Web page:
The West and the US are not interested in a Palestinian state.  In fact, they, together with the Israelis, are hoping the Palestinians will disappear. The blockade on Gaza is a form of genocidal punishment and all the actions taken by Israel against the Palestinians are done to harm damage and fragment and possibly destroy their society.  This is a form of genocide – a killing of a people, as opposed to the killing of individuals. Western rhetoric is just that – flatis vocis.  They are liars.

Is Israel a useful Western tool in the imperial strategy of the West in order to create tensions in the Middle East and to strengthen its control over the oil resources of this region?

I believe Israel is in the Middle East to control tensions – not create them.  The tensions arise from Western imperialist theft of Middle Eastern resources. And the support of governments which govern in favor of the capitalist imperialists and not their own people. This is what brought about the uprisings in Tunisia and Egypt.  Israel is here to prevent that kind of thing happening.

Do you think that an independent Palestinian state is possible in the near future?

I don’t think that is a useful way of thinking.  I think we should think of how to resist imperialism in the Middle East.  The oppression of Palestinians is imperialist policy.

What are the major obstacles against the self-determination of the Palestinian people? Is it Zionist ideology or the Israel and the US-American intransigence?

Capitalism.  Self-determination was made up by President Wilson to destroy the then existing empires – Austro—Hungarian and the Ottoman.  But it has never been a universally applied political doctrine or practice. Zionist ideology is a tool of capitalism. 

I believe that the political entities of nation-states are not the power centers where the big decisions are taken.  They are the executive centers.  The decisions are taken in the towers of capital – amongst the bankers and the big capitalists – oil, and the big concerns, like Halliburton etc. Our question has to be how we dismantle these entities which control our world to the detriment of human beings. 

After all strategies against Israel’s brutal occupation have failed, some Palestinians and large sectors of the civil society around the world have started the BDS movement (boycott, divestment, and sanctions). They are using the same tool that brought apparently the Apartheid regime in South Africa to its knees. Will this campaign succeed?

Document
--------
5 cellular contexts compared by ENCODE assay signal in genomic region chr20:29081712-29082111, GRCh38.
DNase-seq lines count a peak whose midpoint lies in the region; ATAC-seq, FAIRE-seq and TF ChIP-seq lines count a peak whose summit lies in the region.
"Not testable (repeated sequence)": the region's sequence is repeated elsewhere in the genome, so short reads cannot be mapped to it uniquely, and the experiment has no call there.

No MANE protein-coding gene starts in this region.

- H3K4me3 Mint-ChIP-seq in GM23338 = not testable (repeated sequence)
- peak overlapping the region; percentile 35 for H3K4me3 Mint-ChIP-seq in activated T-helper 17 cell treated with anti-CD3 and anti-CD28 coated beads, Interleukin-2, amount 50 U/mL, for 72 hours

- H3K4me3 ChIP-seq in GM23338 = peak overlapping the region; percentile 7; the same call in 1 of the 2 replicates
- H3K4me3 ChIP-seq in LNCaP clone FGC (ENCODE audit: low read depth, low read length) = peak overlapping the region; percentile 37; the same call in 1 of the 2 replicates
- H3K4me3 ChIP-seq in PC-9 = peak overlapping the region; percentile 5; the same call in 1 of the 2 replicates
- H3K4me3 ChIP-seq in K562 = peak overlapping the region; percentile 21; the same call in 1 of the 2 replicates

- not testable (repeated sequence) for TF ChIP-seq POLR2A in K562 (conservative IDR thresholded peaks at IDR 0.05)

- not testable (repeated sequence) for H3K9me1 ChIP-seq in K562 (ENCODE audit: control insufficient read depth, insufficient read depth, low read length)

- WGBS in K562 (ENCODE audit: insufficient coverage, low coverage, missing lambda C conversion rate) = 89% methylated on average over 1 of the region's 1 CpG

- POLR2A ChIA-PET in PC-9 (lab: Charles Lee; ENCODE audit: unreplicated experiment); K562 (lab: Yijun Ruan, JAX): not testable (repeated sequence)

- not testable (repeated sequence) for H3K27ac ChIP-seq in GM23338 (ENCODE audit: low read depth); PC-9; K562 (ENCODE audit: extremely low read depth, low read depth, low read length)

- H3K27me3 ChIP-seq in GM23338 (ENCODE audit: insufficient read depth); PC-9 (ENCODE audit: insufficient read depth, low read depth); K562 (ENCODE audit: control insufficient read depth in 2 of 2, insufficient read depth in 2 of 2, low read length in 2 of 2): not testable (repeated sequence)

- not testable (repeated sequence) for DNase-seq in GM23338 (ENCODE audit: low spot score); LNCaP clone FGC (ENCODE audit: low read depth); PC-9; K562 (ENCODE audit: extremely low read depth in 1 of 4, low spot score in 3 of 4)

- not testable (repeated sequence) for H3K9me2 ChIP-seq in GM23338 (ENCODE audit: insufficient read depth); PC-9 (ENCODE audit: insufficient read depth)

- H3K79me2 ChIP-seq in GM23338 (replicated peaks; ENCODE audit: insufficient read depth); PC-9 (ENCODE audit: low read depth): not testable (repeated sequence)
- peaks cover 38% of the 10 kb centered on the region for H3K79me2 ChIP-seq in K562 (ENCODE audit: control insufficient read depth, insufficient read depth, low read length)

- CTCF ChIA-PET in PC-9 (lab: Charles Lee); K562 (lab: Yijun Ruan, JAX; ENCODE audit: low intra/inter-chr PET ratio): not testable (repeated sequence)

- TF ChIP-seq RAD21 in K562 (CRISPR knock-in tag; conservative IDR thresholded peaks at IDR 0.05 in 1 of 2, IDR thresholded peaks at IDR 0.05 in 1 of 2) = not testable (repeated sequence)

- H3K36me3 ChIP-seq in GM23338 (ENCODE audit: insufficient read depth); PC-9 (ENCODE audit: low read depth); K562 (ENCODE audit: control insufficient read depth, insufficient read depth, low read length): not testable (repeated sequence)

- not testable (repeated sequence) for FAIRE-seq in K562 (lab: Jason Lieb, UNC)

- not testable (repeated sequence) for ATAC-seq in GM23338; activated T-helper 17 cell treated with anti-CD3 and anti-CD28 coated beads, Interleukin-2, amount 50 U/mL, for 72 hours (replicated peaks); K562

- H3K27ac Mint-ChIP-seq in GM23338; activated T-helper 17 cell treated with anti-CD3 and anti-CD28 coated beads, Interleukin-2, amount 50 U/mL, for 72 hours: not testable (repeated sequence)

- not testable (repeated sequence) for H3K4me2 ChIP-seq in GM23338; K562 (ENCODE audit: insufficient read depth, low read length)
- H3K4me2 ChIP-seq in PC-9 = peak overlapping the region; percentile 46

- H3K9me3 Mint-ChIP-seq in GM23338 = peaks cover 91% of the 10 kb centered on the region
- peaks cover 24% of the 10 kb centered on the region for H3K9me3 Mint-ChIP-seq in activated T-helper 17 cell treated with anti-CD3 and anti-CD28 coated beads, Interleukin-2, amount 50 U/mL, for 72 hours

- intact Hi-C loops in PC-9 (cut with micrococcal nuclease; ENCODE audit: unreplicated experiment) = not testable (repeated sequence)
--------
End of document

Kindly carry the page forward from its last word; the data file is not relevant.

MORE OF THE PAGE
I think that the BDS movement must be seen as marginal, because its organizers have not exhibited any serious or deep understanding of the actual political problems facing Palestinians in the manner in which I have described. Furthermore, the sanctions against South Africa, which is the model they have adopted, did not bring the South African apartheid regime to an end.  Rather, the acquiescence and agreement of the ANC and the South African Communist party to a continuation of the neoliberal capitalist regime, with no expropriation of assets and land nor their redistribution to Black owners and citizens, is what permitted the end of the openly racist regime.  No preparation for a transfer of land in the form of agricultural training courses for Black farmers, to prevent a reduction in food supply (as happened in Zimbabwe) took place, nor did civil service training take place on a scale demanded in the circumstances.  In South Africa today, the class divisions continue as before, without the legal framework of deliberate racism as in apartheid.  A Black plutocracy serves as a fig leaf for those continuing and profound inequalities of wealth and power which existed under apartheid and which have never been ameliorated.  The tragic irony is that the average Black person is worse off than he or she was under the hated Afrikaner Nationalist regime.  The Palestinian negotiators might well be compared to the black South African plutocracy for what they have to offer I believe, can be and will be only a continuation of the terrible life conditions in both Gaza and the West Bank, if not worse.